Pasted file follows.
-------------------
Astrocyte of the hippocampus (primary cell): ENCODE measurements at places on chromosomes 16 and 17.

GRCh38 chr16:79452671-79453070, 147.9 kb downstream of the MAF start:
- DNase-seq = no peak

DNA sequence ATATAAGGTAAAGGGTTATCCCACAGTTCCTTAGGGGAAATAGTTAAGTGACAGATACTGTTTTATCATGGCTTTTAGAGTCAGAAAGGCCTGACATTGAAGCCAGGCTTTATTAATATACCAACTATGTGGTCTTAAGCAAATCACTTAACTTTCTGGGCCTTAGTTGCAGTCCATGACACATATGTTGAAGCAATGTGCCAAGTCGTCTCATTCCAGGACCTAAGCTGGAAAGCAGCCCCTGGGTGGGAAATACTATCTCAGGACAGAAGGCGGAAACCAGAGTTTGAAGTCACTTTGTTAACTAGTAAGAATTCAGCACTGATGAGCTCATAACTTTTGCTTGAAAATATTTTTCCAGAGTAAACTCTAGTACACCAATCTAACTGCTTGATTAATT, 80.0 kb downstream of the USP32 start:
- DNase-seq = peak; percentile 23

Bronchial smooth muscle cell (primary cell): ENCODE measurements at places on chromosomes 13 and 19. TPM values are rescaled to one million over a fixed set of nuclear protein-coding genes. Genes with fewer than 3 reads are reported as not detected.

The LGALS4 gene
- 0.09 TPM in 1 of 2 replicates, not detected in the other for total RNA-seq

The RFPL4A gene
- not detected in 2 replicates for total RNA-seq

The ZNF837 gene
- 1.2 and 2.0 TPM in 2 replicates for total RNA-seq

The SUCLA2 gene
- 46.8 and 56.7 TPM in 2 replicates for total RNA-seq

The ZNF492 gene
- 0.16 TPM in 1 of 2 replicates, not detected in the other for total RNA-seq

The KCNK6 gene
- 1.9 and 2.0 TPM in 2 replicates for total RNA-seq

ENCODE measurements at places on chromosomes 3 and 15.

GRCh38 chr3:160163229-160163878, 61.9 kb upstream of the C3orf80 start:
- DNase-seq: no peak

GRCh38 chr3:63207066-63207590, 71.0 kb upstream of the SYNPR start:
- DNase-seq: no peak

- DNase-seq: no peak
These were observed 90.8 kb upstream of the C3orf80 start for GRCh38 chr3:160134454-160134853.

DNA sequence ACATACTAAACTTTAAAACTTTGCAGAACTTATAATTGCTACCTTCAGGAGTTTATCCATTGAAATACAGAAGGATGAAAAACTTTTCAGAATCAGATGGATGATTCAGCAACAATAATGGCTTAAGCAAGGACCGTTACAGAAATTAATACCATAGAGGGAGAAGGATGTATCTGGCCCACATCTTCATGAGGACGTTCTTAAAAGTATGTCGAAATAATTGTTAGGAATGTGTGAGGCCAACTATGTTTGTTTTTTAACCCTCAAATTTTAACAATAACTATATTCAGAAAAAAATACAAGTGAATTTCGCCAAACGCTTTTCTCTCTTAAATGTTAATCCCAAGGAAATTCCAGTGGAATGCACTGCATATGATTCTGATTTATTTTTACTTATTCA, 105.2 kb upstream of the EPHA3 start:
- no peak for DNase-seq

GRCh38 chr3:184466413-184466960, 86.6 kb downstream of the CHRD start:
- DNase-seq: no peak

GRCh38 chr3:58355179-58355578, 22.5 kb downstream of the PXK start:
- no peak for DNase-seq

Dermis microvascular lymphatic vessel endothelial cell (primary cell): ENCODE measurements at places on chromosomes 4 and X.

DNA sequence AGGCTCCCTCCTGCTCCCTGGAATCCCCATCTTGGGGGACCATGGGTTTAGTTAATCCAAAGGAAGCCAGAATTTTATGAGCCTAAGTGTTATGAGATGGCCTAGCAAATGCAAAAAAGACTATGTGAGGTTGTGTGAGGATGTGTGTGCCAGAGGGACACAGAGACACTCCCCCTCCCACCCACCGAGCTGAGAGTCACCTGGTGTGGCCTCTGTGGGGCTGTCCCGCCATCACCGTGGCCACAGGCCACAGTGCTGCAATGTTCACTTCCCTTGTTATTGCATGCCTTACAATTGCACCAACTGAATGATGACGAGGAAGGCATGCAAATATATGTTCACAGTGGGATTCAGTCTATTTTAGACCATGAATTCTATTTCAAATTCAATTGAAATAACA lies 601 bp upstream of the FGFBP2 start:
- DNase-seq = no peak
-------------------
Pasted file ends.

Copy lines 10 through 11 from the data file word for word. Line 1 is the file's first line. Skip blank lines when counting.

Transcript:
- not detected in 2 replicates for total RNA-seq

The ZNF837 gene